Malpractice News

April 27, 2013

Cucumber implicated in salmonella outbreak

On Thursday, April 25th, the Center for Disease Control announced that 73 cases of salmonella spread across 18 states have been linked to cucumbers imported from Culiacan, Mexico. Of the 73 cases, 27% have needed hospitalization, but there have as yet been no deaths.

According to CNN, states affected by the outbreak include Arizona, California, Colorado, Idaho, Illinois, Louisiana, Massachusetts, Maryland, Minnesota, Nevada, New Mexico, North Carolina, Ohio, Oregon, South Dakota, Texas, Virginia, and Wisconsin.

Tainted cucumbers have been removed

As of now, cucumbers from the identified producers are not being accepted until proof is provided that all traces of contaminant are gone. The CDC does not believe any more tainted cucumbers remain on store shelves.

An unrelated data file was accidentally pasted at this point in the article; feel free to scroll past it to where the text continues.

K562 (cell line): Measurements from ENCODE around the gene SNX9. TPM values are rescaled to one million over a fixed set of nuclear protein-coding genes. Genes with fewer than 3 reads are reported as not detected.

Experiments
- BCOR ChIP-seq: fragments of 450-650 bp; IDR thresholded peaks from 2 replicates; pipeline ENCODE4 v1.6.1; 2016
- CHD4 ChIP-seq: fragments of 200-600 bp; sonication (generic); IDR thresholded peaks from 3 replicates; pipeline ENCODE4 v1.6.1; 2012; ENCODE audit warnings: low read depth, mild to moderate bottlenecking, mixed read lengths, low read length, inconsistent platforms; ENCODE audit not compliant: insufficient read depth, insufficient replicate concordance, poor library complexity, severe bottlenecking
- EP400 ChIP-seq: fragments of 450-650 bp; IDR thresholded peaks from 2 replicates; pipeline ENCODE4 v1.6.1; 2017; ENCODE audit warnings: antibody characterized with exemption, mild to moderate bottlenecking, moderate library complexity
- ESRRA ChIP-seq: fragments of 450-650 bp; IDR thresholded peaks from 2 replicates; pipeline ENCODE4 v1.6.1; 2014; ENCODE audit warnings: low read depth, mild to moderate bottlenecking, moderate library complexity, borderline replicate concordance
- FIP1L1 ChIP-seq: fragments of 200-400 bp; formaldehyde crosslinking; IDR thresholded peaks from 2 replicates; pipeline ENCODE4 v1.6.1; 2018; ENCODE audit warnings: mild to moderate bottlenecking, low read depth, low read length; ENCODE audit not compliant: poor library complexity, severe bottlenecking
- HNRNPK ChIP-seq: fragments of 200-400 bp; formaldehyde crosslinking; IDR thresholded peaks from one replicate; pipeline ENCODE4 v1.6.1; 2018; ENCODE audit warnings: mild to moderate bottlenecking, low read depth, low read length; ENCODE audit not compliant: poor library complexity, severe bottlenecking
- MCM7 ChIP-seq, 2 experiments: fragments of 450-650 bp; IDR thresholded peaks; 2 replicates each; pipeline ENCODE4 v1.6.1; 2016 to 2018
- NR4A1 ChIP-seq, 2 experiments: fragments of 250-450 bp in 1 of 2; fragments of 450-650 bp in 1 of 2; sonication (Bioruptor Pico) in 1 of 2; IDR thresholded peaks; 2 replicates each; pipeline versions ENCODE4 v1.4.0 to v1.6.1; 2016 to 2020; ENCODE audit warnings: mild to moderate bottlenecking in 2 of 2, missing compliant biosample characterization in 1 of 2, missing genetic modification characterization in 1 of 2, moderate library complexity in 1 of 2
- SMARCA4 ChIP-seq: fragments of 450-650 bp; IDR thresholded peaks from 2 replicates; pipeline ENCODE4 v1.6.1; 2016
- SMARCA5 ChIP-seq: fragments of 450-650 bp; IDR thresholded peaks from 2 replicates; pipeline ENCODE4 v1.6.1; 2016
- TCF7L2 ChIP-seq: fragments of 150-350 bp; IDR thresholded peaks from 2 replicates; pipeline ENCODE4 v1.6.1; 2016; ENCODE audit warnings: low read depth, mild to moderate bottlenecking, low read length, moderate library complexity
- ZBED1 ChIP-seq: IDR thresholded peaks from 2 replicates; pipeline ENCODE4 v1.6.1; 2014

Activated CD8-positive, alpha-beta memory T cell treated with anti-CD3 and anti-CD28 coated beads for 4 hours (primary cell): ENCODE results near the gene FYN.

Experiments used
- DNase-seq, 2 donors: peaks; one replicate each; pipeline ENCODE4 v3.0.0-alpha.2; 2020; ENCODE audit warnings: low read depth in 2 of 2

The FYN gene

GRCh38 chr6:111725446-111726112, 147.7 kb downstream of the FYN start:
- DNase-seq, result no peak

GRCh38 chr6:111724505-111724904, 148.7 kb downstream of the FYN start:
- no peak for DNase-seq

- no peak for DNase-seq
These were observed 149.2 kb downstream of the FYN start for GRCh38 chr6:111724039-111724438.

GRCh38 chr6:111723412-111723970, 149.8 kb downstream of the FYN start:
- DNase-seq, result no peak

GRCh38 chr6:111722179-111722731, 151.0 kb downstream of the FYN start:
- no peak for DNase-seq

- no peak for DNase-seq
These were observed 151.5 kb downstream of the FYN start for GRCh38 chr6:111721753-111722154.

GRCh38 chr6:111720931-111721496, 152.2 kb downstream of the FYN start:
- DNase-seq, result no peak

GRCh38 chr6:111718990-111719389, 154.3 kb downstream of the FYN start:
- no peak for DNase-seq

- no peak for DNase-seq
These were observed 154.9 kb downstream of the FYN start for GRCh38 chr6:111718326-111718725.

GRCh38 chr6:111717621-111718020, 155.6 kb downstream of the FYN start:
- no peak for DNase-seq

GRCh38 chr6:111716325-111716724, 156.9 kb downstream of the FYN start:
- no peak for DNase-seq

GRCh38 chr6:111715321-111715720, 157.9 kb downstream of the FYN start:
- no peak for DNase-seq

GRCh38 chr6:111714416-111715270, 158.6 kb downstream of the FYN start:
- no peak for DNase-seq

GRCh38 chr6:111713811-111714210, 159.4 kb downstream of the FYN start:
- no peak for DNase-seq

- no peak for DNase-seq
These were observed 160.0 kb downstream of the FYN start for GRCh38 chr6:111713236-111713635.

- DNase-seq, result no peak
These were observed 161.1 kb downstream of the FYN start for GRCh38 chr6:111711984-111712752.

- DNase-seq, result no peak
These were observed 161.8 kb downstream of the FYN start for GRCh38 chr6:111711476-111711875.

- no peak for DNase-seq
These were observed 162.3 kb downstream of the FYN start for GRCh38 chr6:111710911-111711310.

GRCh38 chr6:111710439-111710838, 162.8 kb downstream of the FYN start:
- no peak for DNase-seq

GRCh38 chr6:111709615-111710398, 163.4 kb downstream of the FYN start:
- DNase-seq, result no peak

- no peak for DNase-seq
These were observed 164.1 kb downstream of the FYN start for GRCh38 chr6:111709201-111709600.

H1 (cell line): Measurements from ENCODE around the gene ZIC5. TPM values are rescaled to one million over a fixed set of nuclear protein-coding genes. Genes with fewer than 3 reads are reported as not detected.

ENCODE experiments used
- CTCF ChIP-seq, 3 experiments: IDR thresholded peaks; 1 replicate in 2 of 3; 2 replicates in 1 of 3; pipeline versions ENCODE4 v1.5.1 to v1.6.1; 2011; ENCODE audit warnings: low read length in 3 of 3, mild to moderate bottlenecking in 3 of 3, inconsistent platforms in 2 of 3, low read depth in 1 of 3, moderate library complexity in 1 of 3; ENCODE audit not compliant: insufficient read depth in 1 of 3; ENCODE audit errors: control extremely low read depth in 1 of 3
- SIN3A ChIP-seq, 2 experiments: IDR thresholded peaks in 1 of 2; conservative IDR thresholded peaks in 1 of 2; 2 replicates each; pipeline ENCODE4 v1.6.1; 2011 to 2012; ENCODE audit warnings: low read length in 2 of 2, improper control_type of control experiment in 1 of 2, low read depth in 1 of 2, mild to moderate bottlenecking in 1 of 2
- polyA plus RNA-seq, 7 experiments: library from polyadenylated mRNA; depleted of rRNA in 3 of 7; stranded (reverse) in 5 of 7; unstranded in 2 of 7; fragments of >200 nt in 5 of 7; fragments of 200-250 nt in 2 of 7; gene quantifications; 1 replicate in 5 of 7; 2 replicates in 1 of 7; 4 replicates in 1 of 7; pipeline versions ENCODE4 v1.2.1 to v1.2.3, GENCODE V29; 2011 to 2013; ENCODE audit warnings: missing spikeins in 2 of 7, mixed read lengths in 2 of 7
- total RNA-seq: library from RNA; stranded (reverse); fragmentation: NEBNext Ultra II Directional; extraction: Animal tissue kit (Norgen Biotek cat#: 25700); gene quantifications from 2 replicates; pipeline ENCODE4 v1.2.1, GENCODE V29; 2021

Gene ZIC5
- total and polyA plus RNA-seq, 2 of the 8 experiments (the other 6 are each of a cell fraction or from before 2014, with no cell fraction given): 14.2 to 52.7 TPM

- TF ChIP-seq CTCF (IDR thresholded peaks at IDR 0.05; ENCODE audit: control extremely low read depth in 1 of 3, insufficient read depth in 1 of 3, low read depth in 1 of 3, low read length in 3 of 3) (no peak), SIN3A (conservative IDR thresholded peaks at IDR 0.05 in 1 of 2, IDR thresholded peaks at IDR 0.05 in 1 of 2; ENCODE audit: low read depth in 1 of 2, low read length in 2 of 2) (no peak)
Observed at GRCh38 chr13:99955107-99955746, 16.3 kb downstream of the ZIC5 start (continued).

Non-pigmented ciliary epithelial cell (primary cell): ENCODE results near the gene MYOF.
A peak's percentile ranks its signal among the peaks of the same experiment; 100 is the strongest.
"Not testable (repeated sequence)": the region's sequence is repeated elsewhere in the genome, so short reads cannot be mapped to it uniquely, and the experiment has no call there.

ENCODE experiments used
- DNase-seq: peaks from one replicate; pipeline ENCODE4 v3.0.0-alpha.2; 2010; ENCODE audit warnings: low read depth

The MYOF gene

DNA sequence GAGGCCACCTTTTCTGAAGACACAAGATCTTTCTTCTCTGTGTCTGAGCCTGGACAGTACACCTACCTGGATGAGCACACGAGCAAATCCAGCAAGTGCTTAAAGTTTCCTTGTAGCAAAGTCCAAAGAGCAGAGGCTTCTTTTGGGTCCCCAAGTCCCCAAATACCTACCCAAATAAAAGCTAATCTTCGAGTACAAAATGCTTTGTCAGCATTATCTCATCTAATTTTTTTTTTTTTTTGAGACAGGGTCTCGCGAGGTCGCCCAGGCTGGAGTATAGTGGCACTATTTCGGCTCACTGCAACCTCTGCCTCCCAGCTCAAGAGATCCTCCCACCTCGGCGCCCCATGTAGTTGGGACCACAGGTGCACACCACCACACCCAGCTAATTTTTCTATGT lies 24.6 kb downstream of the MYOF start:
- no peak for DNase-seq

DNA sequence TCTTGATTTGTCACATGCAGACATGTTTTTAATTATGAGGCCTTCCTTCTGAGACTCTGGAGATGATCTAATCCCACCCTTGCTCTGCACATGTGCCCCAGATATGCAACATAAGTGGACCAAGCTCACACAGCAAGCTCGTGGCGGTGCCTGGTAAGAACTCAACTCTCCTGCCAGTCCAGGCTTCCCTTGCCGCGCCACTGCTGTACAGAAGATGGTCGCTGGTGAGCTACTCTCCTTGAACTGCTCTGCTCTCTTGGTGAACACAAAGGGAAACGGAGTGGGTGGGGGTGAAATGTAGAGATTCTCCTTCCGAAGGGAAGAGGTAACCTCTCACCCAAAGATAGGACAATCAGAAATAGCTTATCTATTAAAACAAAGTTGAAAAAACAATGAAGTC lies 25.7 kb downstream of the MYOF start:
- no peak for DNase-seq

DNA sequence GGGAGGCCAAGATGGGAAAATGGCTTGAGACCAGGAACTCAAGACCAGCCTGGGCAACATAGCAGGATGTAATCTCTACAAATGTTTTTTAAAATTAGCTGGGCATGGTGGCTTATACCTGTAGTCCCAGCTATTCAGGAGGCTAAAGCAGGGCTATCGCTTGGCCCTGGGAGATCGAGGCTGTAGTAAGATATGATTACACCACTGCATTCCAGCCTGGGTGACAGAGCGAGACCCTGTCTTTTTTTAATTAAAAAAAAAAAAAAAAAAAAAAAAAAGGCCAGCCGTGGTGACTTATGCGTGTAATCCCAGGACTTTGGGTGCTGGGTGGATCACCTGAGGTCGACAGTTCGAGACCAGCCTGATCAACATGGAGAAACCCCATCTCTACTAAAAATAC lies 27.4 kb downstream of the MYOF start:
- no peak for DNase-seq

Tips for preventing salmonella exposure

There have been numerous salmonella outbreaks in the past, the most recent ones linked with tomatoes and spinach. In order to minimize your risk of contracting salmonella from infected produce, the CDC suggests you wash your hands with warm water and soap before and after handling produce, raw meat, and eggs. They also say that all produce should be rinsed and firm vegetables scrubbed before consumption. Bruised or otherwise damaged parts of the produce ought to cut away before eating as well.

Recognize salmonella symptoms

Salmonella symptoms include diarrhea, fever, vomiting, chills, headache, and cramps, and those infected will usually experience the symptoms between 12 and 72 hours after exposure. Side effects generally linger for 4 to 7 days. Doctors prescribe antibiotics to help fight the disease, which affects the young, the elderly, and those with weakened immune systems most strongly.


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